A sure-fire first ballot National Baseball Hall of Fame pitcher, Randy Johnson spent ten seasons of his 22-year career with the Mariners (1989-1998) and was one of the most dominating pitchers in baseball, as evidenced by his 303 victories and by his 4,875 strikeouts, which rank second all-time to just one man – Nolan Ryan.
The one word that describes Randy on the mound is “dominating”. He was one of the most dominant pitchers in baseball history. On his way to becoming the most recent pitcher to winning 303 games (in 2009 as a San Francisco Giant), he registered 4,875 career strikeouts, second all-time only to Nolan Ryan. His first of five Cy Young Awards in 1995 was also the first in Mariners history. His resume includes a no-hitter for the Mariners in 1990 and a perfect game for the Arizona Diamondbacks in 2004. Randy resides in Scottsdale, AZ, with his wife Lisa and their four children.
In honor of the Mariners Hall of Fame induction ceremony, the Mariners Care Saturday Silent Auction features a number of Hall of Fame-related items.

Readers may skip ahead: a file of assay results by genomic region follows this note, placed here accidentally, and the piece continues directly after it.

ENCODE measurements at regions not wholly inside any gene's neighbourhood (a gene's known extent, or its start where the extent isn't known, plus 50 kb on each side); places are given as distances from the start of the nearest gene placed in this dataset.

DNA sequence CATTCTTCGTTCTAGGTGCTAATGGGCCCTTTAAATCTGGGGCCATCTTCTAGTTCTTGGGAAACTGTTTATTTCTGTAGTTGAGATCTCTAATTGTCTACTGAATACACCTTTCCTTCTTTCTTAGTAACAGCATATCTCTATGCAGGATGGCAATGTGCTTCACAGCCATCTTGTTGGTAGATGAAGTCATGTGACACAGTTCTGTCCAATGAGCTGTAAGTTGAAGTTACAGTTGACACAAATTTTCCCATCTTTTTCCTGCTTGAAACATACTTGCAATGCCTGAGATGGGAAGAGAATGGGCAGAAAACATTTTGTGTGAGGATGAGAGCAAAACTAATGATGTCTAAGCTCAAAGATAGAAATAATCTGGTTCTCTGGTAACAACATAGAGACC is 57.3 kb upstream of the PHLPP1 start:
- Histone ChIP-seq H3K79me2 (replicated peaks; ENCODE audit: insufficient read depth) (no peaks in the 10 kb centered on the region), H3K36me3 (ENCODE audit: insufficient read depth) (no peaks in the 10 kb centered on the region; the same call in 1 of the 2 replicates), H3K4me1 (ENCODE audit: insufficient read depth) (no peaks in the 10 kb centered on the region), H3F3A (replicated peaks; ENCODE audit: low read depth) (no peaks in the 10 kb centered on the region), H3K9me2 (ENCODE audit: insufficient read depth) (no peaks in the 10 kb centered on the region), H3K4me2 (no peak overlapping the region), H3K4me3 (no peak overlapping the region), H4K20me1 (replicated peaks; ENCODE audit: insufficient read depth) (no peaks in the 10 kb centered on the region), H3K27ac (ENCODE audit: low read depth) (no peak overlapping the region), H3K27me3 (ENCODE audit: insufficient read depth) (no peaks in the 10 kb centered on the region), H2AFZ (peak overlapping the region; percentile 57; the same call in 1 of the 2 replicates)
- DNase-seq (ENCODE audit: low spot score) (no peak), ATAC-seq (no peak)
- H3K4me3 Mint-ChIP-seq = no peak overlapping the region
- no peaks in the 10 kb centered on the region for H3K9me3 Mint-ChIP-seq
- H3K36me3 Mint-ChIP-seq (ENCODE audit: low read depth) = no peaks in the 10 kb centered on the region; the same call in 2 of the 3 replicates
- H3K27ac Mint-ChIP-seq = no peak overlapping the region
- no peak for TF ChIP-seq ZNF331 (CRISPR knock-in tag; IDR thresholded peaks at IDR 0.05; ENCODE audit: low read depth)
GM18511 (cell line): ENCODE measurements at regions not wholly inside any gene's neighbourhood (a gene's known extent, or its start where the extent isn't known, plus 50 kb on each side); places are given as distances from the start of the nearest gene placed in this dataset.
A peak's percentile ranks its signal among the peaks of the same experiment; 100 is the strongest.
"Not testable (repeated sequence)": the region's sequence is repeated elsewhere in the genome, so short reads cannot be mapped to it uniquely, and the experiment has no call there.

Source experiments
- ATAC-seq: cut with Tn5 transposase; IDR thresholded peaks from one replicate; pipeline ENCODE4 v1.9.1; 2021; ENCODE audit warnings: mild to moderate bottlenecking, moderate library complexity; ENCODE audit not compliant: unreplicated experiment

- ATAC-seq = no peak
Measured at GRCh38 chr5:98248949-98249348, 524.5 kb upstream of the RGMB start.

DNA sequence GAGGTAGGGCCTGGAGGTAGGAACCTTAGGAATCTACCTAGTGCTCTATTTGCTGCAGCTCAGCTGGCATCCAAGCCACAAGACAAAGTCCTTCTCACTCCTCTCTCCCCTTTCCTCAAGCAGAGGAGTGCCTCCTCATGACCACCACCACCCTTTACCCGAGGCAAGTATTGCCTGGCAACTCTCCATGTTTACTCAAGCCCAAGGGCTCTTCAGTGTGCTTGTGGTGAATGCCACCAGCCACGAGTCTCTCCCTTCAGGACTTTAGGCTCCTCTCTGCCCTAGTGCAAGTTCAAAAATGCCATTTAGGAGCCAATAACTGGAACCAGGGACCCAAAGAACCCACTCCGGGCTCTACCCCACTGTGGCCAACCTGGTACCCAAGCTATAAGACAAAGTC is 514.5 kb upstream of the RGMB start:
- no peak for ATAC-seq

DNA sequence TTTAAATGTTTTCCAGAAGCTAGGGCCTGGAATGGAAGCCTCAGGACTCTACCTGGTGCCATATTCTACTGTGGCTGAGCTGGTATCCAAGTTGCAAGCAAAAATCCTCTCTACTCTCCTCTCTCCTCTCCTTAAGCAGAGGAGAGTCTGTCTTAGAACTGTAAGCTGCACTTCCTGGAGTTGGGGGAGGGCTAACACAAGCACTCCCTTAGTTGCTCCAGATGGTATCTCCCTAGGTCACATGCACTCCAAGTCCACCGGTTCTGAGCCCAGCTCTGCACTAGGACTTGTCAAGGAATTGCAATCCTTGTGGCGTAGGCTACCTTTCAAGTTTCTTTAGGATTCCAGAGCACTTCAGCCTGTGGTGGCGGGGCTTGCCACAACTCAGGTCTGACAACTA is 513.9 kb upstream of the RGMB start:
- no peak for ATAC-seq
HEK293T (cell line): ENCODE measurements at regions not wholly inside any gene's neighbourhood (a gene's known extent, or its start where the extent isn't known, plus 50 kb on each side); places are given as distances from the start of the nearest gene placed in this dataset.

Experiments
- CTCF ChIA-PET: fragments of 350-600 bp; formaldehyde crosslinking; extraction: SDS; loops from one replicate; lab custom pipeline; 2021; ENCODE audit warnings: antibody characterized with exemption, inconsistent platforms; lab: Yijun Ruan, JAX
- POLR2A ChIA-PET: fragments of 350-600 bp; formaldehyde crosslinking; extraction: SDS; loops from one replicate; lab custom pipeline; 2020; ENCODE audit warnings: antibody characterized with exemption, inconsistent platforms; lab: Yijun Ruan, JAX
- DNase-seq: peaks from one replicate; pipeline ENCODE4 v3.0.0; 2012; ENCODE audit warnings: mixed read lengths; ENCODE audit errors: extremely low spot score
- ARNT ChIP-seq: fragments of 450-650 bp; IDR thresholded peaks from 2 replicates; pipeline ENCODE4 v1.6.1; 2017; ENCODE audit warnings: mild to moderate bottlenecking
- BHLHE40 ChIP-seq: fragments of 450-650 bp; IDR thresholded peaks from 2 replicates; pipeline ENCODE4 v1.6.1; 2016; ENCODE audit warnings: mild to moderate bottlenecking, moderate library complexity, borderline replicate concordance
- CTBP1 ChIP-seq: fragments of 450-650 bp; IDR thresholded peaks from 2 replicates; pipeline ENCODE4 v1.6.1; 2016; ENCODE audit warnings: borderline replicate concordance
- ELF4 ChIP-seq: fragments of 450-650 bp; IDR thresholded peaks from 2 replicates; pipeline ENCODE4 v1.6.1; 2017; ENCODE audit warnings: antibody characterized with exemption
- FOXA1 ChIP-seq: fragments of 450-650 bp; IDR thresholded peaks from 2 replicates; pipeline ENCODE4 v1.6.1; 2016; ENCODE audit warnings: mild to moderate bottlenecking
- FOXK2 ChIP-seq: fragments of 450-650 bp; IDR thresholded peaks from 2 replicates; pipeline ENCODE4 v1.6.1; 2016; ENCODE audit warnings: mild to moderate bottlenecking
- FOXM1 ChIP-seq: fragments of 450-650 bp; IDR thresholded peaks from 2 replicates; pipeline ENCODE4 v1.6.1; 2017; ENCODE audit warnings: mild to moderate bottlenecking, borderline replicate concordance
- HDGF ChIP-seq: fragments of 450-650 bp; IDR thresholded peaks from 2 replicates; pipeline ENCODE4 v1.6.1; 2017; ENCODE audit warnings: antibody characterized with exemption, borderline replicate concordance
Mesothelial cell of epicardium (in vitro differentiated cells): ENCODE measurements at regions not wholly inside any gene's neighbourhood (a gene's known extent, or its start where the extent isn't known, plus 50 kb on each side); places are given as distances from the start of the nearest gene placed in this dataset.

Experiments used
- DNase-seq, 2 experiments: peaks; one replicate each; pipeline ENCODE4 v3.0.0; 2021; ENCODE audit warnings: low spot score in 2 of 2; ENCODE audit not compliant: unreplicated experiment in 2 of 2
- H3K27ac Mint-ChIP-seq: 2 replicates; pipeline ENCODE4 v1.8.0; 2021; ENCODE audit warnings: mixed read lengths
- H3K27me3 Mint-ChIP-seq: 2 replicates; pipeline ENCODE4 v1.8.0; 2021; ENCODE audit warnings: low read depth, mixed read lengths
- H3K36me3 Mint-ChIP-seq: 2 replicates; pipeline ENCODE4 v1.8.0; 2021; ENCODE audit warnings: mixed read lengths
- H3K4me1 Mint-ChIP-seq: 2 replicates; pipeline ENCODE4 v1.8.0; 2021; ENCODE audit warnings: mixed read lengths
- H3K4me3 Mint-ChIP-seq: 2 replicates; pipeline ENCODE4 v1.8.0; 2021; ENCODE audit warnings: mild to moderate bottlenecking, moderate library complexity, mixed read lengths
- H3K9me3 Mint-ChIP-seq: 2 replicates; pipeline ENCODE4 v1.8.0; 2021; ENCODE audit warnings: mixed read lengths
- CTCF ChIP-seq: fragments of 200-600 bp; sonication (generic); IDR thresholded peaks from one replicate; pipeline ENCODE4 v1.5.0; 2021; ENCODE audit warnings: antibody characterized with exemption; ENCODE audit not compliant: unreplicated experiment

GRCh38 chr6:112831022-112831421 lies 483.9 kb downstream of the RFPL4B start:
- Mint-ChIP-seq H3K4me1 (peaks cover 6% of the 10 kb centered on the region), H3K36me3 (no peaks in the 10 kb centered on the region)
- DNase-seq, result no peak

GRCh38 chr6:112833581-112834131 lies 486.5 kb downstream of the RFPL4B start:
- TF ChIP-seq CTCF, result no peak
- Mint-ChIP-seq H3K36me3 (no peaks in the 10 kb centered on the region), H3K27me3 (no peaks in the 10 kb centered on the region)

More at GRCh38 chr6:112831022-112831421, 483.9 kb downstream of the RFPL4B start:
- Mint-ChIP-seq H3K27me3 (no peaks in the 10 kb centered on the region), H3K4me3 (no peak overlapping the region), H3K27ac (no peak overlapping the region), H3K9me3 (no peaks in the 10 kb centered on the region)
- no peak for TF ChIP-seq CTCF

Fans have the chance to bid on over 25 items, many of them autographed, featuring members of the Mariners Hall of Fame as well as the National Baseball Hall of fame.
- Baseball autographed by Hall of Famer and former Mariners coach Paul Molitor
- Baseball autographed by Mariners Hall of Famer and Ford C. Frick Award winner Dave Niehaus and Hall of Fame bobblehead
- Baseballs autographed by Alvin Davis, Jay Buhner, Edgar Martinez, Randy Johnson, Dan Wilson
Items also include autographed bats, a game-used bat and jersey, official line-up card, Ichiro bobblehead collection and four lower box seats to an upcoming Mariners game.
The auction table is located near Section 128 on the Main Concourse. Bidding opens when the gates open at 11:10am and concludes at the end of the second inning.
The best part of the auction is you’re not giving your money to a collector. All proceeds benefit Mariners Care, the team’s non-profit foundation which has provided over $12.5 million since 2000 for Northwest charities and worthy causes.
Randy Johnson and Dan Wilson, the newest members of the Seattle Mariners Hall of Fame, were celebrated at a luncheon on the infield of Safeco Field today.